[coreboot] Binary blobs in the source tree (was: Re: New patch to review for coreboot: e4fc528 Add the memory reference code binary for sandybridge chipsets)

Carl-Daniel Hailfinger c-d.hailfinger.devel.2006 at gmx.net
Sun Apr 15 21:49:34 CEST 2012

Am 15.04.2012 04:57 schrieb ron minnich:
> On Sat, Apr 14, 2012 at 3:12 AM, Carl-Daniel Hailfinger
> <c-d.hailfinger.devel.2006 at gmx.net> wrote:
>> I hope this is not going into the main repository, but into some
>> separate repository instead.
>> Right now we can tell people that all code in our official git
>> repository is GPL-compatible, and I'd like to keep it that way.
> We maintain GPL V2 compatibility as this is a blob that is placed into
> cbfs. There is no linking.

It's a slippery slope, though. We call the blob from coreboot and expect
it to return to coreboot (whether the return is a JMP/RET/... doesn't
matter). Unless I'm mistaken, we've never done that before, and if we do
this now in the official tree, it will be very hard to refuse merging
chipset init blobs (well, pretty much any init blob), and for some
chipset/CPU combinations coreboot may turn into a simple blob aggregator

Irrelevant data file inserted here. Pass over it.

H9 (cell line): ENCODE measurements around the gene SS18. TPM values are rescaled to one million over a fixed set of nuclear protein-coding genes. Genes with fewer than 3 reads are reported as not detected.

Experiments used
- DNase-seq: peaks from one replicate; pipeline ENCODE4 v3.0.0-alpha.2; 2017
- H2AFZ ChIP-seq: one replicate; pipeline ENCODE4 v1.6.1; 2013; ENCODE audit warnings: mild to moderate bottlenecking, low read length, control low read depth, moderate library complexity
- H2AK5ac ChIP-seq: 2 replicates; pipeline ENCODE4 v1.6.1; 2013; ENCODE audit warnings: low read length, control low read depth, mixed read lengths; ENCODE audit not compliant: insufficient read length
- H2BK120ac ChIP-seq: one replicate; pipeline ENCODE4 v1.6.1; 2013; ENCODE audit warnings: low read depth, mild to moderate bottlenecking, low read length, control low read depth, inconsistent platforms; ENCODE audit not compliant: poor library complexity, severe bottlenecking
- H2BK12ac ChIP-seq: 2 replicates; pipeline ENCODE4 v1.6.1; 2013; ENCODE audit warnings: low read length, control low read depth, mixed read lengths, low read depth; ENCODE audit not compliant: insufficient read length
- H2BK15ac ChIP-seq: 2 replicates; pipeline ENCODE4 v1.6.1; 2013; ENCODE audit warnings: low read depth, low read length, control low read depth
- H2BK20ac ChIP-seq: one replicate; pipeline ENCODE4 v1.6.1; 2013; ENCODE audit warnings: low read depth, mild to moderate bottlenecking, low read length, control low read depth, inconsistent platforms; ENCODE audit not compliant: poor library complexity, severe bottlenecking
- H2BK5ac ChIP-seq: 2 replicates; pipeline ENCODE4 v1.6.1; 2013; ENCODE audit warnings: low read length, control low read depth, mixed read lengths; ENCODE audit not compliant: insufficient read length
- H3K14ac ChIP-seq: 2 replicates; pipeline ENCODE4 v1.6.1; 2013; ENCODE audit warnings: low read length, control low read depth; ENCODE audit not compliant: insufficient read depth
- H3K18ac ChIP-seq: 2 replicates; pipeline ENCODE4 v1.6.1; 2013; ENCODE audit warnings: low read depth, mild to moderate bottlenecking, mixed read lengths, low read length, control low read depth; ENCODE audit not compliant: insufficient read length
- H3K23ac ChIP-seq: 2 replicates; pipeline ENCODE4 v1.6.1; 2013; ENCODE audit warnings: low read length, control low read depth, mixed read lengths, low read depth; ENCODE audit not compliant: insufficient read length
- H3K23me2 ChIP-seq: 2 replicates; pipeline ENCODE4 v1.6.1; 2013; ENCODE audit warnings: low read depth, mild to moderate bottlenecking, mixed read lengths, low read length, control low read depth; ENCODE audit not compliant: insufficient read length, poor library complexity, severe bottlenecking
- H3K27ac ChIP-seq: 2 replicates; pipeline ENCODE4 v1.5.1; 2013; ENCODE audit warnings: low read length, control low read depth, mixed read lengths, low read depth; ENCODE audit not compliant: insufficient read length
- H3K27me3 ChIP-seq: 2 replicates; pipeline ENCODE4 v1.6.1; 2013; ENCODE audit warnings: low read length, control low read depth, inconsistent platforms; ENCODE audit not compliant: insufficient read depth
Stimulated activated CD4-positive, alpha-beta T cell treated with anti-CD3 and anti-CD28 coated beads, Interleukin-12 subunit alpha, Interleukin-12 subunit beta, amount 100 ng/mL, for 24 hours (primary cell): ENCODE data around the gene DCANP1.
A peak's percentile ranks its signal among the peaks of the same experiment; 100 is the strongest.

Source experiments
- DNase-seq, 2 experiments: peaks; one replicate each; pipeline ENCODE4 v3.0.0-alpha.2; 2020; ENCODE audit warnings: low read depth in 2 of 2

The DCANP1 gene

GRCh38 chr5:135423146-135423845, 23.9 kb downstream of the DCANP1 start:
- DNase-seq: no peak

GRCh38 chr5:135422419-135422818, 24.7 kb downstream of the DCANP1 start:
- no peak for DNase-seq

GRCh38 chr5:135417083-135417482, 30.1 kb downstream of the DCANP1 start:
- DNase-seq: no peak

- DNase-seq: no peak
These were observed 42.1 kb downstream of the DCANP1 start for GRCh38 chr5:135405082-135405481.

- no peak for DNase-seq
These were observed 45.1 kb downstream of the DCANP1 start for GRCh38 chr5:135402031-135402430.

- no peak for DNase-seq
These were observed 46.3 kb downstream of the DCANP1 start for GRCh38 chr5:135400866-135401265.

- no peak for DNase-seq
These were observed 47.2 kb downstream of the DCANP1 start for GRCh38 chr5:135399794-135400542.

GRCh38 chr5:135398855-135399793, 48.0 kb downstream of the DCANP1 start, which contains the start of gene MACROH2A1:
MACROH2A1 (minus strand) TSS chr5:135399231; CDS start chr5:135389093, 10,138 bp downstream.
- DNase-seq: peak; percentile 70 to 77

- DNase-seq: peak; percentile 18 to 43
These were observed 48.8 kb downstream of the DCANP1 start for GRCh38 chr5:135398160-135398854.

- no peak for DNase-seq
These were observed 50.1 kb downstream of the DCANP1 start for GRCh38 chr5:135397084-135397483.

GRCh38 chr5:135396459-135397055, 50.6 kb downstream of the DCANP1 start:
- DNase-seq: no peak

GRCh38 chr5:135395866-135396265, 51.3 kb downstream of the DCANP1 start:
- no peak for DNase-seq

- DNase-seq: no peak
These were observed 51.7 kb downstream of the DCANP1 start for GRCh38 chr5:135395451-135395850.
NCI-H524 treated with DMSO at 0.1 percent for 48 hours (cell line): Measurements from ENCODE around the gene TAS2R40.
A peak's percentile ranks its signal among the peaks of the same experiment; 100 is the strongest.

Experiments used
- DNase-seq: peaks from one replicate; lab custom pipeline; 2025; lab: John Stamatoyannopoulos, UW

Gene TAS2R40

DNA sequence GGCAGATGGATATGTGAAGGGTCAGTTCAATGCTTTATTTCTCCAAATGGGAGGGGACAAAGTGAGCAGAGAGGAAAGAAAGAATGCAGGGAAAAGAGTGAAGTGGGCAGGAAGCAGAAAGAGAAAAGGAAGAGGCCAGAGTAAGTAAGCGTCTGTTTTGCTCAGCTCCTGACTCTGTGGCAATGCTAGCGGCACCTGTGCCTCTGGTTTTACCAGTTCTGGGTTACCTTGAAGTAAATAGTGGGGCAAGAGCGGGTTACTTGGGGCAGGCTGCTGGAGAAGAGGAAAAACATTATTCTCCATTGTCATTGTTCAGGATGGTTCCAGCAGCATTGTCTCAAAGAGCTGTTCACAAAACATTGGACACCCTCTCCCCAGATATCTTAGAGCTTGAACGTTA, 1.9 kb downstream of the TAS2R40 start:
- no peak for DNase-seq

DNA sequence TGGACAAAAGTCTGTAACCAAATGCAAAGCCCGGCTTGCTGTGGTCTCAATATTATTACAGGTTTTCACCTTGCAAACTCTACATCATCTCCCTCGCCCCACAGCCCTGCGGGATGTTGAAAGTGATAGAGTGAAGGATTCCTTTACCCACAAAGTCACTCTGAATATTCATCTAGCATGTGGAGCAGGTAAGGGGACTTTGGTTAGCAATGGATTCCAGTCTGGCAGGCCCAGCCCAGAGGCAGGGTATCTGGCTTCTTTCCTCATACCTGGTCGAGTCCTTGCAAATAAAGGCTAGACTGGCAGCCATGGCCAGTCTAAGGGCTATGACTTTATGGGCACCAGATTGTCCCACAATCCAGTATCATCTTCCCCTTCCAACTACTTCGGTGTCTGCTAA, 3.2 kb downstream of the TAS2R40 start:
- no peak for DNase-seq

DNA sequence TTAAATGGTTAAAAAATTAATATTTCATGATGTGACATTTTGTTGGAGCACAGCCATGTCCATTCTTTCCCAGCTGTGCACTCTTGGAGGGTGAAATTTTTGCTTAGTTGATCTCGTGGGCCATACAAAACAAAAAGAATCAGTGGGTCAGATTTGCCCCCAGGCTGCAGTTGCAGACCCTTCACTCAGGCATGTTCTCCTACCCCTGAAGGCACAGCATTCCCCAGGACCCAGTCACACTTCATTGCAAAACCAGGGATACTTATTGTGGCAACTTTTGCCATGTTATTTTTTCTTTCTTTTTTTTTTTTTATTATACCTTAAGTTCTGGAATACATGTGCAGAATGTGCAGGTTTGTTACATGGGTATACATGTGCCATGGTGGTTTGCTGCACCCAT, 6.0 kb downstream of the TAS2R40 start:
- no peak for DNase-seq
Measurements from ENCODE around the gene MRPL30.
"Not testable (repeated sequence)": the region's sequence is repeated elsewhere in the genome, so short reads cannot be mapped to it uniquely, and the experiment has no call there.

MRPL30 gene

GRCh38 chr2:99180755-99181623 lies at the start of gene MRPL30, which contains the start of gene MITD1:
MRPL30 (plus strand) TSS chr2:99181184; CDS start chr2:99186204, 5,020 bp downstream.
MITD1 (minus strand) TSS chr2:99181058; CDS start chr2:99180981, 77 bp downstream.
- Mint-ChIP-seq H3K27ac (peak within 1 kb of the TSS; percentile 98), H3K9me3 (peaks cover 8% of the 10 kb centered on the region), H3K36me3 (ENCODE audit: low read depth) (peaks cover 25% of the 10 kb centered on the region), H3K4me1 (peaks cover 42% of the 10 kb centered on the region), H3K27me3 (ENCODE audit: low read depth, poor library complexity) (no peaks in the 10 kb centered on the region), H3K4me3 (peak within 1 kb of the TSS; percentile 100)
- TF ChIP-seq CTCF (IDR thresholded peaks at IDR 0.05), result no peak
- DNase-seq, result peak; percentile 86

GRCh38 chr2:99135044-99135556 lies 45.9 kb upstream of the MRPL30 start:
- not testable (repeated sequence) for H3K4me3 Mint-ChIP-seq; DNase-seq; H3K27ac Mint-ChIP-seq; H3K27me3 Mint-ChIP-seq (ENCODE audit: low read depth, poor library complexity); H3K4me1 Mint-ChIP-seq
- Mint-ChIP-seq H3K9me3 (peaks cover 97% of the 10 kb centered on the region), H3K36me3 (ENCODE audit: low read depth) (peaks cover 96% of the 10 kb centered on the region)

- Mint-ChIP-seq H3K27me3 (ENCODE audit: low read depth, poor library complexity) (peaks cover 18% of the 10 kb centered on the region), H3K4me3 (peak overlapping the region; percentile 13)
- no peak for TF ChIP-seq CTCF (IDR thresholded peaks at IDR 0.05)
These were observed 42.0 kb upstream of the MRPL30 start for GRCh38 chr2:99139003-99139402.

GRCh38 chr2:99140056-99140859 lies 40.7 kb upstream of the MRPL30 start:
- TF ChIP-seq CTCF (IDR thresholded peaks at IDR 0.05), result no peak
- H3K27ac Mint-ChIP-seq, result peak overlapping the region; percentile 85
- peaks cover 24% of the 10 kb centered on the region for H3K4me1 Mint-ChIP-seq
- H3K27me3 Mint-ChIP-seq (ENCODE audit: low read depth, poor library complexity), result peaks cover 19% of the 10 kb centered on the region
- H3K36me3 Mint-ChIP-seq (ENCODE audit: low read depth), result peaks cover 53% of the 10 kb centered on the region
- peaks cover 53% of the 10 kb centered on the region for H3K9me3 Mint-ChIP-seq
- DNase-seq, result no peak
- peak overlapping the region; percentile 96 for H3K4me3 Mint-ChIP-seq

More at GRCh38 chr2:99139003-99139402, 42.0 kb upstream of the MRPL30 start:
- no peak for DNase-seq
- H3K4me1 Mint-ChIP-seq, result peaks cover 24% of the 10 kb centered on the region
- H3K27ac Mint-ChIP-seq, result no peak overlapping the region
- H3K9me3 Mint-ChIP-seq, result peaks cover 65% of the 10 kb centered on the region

with PCI init. That's a scenario I'm very afraid of.

Side note: AFAICS the blob in your patch came without any licensing
document. Does Intel allow distributing the blob on/for non-Intel systems?

> I don't see it as different from what we do today with microcode,
> which has been in the coreboot tree for many years now. While that
> code is in "source" form in some sense, it really is a binary blob. We
> would not have wanted to force people to maintain all that as as
> separate repo.

Microcode is conceptually different. It's a stream of bytes you bang
into some register, you don't execute it as normal code on your CPU. CPU
microcode is like a network card's internal firmware: outside the scope
of coreboot.

> Hope that helps. I'd like to make sandybridge support as convenient as possible.

I heard rumors that the MRC blob is only a stopgap solution because
there wasn't sufficient time to write+QA RAM init code for the
sandybridge platform, and such code might materialize later. If that
rumor is indeed true, the added convenience is only a short-term benefit
and I hope we can keep the blob out.

However, if there will never be an open source RAM init for sandybridge,
we should decide now which types of blobs (if any) are acceptable in the
main source tree, and make sure all active developers are aware of the


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